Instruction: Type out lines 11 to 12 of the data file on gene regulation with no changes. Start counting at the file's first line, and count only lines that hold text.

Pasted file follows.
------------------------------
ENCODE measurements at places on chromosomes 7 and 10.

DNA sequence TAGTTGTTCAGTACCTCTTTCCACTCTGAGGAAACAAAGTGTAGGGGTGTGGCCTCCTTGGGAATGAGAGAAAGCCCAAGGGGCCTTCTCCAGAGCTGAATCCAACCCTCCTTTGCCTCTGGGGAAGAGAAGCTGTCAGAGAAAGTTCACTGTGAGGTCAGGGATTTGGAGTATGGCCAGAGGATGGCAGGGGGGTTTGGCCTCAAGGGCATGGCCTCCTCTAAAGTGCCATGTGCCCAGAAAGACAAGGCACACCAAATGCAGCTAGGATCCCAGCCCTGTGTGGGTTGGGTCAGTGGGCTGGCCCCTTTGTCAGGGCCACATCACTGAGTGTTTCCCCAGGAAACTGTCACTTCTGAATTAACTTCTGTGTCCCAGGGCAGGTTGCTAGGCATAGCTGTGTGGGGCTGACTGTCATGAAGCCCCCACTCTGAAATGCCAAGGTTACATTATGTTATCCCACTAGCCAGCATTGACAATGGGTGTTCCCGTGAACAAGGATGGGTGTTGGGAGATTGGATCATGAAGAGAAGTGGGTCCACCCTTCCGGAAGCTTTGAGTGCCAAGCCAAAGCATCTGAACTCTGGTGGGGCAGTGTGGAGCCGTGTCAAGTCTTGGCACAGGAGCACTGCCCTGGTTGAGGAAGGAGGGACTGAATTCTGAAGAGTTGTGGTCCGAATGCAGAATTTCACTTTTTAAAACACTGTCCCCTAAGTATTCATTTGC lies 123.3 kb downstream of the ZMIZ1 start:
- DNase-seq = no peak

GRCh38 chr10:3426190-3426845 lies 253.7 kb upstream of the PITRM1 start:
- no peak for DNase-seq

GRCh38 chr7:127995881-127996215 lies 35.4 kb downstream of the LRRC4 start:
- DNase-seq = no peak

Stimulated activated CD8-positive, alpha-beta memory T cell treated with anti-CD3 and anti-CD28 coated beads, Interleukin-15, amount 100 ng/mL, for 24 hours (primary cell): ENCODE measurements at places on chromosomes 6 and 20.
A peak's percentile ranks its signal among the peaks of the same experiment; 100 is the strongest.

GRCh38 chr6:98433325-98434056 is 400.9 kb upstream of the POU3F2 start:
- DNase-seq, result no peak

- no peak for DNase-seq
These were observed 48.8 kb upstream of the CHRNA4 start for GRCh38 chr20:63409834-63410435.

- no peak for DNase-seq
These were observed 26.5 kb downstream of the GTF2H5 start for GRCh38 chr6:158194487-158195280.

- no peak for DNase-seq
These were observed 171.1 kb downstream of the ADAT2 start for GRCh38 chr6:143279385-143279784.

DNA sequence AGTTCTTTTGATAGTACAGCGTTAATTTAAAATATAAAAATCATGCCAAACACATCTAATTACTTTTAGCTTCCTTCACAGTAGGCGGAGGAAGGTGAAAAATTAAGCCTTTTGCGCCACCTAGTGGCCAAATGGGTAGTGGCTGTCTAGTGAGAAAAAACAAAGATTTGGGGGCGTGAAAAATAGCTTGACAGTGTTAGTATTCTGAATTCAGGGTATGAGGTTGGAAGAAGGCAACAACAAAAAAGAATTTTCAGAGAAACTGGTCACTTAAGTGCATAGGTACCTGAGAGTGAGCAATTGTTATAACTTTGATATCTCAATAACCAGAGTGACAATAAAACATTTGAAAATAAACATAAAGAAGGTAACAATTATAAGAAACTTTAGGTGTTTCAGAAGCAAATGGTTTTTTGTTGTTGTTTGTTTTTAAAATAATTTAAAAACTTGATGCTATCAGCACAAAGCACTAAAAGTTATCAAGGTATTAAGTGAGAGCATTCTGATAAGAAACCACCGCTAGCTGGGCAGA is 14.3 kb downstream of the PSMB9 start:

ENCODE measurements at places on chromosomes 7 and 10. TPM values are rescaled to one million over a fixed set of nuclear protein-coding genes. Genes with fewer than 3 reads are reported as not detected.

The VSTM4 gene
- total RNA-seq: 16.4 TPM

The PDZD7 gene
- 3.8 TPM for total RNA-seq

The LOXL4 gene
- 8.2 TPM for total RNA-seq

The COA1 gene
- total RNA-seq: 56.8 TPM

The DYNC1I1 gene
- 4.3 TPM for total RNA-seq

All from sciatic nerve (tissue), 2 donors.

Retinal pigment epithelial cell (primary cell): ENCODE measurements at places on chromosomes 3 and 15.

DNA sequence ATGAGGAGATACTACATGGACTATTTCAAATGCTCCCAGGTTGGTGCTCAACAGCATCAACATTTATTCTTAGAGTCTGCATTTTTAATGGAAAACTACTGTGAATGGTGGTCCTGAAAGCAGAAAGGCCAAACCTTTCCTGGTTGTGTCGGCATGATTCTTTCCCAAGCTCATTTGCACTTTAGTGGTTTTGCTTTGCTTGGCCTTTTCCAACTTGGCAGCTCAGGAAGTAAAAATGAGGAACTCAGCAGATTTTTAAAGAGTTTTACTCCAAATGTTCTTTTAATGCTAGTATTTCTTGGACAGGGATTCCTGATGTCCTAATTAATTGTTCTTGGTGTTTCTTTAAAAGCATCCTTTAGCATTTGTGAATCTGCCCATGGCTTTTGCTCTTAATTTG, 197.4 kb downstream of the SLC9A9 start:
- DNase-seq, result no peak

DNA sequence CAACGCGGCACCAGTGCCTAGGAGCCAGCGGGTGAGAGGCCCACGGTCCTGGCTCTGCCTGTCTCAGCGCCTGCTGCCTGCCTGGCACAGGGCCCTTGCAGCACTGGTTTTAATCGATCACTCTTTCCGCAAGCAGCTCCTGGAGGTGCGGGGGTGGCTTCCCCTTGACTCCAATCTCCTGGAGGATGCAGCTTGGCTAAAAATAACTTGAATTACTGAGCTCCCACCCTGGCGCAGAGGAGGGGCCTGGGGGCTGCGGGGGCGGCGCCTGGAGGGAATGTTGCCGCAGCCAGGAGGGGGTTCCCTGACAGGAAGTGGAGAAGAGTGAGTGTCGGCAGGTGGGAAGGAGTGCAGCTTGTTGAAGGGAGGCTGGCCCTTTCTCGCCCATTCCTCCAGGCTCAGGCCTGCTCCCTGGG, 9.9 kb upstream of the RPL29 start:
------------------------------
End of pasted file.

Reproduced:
- DNase-seq, result no peak

- no peak for DNase-seq